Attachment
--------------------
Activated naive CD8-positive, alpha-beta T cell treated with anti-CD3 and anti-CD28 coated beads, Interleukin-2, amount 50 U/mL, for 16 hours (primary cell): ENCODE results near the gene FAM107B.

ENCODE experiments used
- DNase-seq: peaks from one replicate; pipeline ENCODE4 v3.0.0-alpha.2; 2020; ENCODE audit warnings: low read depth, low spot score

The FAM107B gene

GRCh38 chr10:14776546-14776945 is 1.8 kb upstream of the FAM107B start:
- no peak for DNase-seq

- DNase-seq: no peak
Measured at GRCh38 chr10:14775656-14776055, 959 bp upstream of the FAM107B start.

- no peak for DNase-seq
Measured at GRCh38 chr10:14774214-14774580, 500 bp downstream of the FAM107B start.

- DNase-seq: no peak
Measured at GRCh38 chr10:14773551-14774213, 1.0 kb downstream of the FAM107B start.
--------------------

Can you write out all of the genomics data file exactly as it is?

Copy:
Activated naive CD8-positive, alpha-beta T cell treated with anti-CD3 and anti-CD28 coated beads, Interleukin-2, amount 50 U/mL, for 16 hours (primary cell): ENCODE results near the gene FAM107B.

ENCODE experiments used
- DNase-seq: peaks from one replicate; pipeline ENCODE4 v3.0.0-alpha.2; 2020; ENCODE audit warnings: low read depth, low spot score

The FAM107B gene

GRCh38 chr10:14776546-14776945 is 1.8 kb upstream of the FAM107B start:
- no peak for DNase-seq

- DNase-seq: no peak
Measured at GRCh38 chr10:14775656-14776055, 959 bp upstream of the FAM107B start.

- no peak for DNase-seq
Measured at GRCh38 chr10:14774214-14774580, 500 bp downstream of the FAM107B start.

- DNase-seq: no peak
Measured at GRCh38 chr10:14773551-14774213, 1.0 kb downstream of the FAM107B start.